Social Workers: Why You Are Your Client’s Biggest Advocate
As social workers, we take on a variety of roles when working with our clients. As case managers, we help our clients access resources and make their appointments. As clinicians, we provide therapy and emotional support. And as outreach workers, we liaise with our client’s loved ones and support systems to help them get what they need.
Whether your work primarily focuses on therapy, case management, outreach, or a bit of everything, another important hat you’ll always wear is being a client advocate. For these critical reasons, as a social worker, you’ll always be one of the most important, if not the most important, advocate in your clients’ lives.
Your clients come from vulnerable populations
While a social worker’s specific client population can vary, nearly everyone we work with can be described as vulnerable. Social workers often support children in the foster care system, elderly or medically frail patients, clients with severe and persistent mental illness, people battling the cycle of addiction, and other populations under severe stress.
Clients from these populations get support from social workers because they need extra help to navigate their unique needs, and even have their basic life needs be met. As a social worker, you’re these clients’ main point of contact and advocate.
Your clients are often unseen
Sadly, many of the most vulnerable people in our communities remain unseen. Young children experiencing abuse will get missed, the disabled and elderly can remain immobile in long term care facilities, and homeless adults will be seen as annoying and ignorable rather than people who need support.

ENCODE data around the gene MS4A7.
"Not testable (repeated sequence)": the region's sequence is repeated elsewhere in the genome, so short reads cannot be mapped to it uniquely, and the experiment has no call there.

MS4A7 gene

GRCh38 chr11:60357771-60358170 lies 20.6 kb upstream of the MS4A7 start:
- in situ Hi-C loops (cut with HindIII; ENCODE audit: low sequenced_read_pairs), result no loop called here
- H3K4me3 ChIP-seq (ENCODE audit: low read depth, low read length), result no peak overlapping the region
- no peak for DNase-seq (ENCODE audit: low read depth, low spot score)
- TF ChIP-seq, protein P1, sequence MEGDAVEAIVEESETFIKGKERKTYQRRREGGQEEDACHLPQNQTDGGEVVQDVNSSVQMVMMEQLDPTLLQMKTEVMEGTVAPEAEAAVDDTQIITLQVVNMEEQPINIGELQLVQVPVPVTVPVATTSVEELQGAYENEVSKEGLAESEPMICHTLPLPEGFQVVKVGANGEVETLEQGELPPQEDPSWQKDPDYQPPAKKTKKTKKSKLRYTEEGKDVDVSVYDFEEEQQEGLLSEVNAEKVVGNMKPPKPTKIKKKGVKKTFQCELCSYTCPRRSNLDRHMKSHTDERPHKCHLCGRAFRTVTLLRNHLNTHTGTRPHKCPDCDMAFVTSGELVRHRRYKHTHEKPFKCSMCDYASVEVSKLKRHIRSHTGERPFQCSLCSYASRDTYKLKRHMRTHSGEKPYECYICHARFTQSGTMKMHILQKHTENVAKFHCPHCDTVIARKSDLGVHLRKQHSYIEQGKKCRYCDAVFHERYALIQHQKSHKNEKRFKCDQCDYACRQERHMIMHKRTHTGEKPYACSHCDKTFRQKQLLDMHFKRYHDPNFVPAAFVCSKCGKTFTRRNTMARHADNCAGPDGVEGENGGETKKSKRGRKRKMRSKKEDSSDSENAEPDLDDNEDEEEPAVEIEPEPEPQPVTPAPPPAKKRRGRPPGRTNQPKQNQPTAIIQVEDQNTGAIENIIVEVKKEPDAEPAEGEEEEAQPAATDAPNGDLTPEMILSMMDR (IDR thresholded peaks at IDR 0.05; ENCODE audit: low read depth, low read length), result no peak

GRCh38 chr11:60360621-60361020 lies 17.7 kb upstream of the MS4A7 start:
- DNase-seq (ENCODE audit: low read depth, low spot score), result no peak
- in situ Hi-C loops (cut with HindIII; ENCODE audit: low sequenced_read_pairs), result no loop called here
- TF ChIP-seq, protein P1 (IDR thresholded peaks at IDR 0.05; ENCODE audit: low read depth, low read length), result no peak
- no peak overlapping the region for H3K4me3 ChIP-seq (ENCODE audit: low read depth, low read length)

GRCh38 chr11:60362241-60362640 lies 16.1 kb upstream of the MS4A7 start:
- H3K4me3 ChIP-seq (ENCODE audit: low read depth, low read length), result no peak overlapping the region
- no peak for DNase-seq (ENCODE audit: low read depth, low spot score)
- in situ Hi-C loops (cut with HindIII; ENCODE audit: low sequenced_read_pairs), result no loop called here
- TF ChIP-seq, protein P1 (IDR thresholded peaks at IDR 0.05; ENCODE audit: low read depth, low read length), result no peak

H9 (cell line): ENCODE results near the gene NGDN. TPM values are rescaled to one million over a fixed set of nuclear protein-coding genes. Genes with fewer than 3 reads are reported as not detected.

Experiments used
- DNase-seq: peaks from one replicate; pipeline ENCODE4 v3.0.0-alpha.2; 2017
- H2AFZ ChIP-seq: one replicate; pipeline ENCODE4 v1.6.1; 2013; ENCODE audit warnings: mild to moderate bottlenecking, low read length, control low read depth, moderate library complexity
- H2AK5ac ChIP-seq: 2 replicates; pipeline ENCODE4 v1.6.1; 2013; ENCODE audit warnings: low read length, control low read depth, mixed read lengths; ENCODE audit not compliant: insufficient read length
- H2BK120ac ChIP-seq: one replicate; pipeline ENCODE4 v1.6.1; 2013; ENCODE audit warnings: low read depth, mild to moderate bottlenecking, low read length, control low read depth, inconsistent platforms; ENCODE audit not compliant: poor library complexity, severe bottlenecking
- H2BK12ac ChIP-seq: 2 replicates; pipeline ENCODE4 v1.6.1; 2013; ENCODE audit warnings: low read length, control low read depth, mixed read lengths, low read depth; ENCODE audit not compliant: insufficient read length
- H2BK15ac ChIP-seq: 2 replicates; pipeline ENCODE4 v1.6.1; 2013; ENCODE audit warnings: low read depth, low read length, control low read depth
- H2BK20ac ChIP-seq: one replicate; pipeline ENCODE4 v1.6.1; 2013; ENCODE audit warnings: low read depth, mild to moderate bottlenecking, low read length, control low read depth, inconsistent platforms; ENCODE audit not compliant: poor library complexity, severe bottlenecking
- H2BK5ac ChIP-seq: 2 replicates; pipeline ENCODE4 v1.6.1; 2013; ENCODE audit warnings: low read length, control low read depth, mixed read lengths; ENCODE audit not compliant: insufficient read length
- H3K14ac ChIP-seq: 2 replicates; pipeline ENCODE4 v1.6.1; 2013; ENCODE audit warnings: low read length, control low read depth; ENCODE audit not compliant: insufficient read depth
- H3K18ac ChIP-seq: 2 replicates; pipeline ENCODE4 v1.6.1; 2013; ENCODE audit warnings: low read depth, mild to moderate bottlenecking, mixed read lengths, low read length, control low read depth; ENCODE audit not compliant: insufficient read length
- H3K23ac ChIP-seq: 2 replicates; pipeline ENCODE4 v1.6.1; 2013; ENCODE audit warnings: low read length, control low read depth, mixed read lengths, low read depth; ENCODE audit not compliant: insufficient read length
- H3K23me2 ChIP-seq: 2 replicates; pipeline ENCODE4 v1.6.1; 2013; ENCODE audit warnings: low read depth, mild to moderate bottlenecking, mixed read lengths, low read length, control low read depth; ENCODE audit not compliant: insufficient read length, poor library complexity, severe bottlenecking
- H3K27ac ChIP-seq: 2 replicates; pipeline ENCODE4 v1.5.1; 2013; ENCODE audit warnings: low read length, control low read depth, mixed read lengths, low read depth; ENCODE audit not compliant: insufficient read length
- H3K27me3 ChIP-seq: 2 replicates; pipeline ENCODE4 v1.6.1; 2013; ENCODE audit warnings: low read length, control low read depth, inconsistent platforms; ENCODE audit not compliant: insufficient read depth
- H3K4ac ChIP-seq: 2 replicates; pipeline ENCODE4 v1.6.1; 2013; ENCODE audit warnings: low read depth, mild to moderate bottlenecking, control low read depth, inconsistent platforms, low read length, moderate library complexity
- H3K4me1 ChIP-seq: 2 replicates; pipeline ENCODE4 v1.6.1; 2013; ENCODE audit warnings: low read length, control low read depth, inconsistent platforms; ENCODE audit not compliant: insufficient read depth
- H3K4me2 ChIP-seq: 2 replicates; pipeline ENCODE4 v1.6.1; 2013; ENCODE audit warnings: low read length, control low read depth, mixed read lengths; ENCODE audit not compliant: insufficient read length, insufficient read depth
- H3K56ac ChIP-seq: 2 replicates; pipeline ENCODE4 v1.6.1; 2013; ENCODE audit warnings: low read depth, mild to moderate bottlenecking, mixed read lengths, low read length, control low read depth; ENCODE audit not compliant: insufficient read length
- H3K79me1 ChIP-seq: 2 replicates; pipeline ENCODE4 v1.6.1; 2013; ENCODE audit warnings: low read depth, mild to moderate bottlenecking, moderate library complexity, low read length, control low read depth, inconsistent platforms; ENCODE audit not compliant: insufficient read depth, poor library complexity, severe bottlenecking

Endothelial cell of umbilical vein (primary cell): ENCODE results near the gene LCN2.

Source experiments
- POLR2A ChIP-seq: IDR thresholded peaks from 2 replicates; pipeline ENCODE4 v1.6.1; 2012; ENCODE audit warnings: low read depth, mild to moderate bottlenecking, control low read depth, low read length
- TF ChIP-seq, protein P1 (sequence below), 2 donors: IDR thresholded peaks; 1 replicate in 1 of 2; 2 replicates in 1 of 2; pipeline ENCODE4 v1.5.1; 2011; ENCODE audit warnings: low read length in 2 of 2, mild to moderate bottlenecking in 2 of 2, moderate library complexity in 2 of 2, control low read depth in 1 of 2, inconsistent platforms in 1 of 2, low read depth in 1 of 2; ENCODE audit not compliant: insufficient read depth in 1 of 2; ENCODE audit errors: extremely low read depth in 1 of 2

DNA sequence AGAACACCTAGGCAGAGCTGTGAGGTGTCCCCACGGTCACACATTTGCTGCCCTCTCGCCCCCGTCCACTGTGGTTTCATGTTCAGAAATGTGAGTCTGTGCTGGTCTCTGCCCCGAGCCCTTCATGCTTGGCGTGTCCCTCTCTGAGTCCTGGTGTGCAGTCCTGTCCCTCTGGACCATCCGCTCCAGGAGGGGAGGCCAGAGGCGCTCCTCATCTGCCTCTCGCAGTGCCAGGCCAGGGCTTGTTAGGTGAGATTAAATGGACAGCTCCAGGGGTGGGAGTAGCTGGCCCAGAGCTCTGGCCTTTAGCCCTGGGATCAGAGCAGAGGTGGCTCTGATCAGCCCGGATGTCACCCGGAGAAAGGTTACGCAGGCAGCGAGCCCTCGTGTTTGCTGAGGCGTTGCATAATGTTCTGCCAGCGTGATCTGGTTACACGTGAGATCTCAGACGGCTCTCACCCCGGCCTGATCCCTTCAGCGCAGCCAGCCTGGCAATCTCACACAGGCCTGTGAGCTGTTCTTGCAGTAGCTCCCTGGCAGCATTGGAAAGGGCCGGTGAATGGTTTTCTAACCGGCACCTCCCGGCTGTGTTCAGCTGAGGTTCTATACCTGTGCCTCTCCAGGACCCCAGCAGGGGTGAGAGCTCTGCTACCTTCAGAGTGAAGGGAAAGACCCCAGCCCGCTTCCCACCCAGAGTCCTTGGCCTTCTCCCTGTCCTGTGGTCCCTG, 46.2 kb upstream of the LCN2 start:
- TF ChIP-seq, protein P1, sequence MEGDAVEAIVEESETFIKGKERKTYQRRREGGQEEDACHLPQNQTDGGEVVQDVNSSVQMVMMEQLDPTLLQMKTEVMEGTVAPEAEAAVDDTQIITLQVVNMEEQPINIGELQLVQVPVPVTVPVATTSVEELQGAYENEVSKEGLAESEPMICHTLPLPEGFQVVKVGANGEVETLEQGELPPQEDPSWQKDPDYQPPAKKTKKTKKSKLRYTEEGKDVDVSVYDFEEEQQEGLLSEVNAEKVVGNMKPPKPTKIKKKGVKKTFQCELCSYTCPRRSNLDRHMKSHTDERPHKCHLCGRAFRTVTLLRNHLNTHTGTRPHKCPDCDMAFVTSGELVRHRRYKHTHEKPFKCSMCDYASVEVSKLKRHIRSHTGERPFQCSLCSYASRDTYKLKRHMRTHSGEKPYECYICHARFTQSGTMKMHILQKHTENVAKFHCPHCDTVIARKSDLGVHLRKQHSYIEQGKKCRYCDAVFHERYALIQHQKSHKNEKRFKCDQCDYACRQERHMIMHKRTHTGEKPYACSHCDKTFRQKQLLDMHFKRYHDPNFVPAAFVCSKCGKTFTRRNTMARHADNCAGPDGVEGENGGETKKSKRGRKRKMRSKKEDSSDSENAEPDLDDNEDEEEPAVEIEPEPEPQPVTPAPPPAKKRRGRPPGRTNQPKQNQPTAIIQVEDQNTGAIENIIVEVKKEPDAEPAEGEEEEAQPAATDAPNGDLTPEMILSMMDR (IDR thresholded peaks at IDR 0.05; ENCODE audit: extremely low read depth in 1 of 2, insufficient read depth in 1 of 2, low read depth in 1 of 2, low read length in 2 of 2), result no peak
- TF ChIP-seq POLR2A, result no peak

Your job as a social worker is to take your clients and put them in the spotlight! The more you advocate for your clients, the more they and their needs will be seen and taken care of. Your advocacy helps keep your clients from being forgotten and enables them to act as valuable members of our society.
Your clients can’t always self-advocate
For many reasons, most of our vulnerable clients are unable to advocate for themselves. In some cases, our clients are too young to speak or understand what’s happening. Other times, their health is too frail. They might have safety concerns or a mental illness like depression might make it difficult to get out of bed in the morning.
As a result, you need to get out and fight for your clients on their behalf. In the meantime, you can also, in many cases, teach clients how to do their own self-advocacy while you go out there and fight for their needs. No matter what, it’s important not to judge your clients’ challenges and make sure you can be their advocate when they can’t fight for themselves.
Your clients need policy changes on their behalf
In some cases, your clients are good self-advocates, but without you being an even bigger advocate, they can keep hitting the red tape in the system. Sometimes, in order for your clients to be served, you need to use your social work skills to look at making changes on a more global level.
As a social worker, you have unique training to navigate systems and make changes on the policy level on behalf of individual clients and the bigger client populations you serve. These changes could happen at a more grassroots level, such as in a specific organization or locally in a city or county, or you might be looking at helping make changes at the state, national, or global level.
No matter what, it’s always important to remember you as the social worker are the biggest and best advocate your clients will have. So let’s go out there and fight for the help and changes they need!
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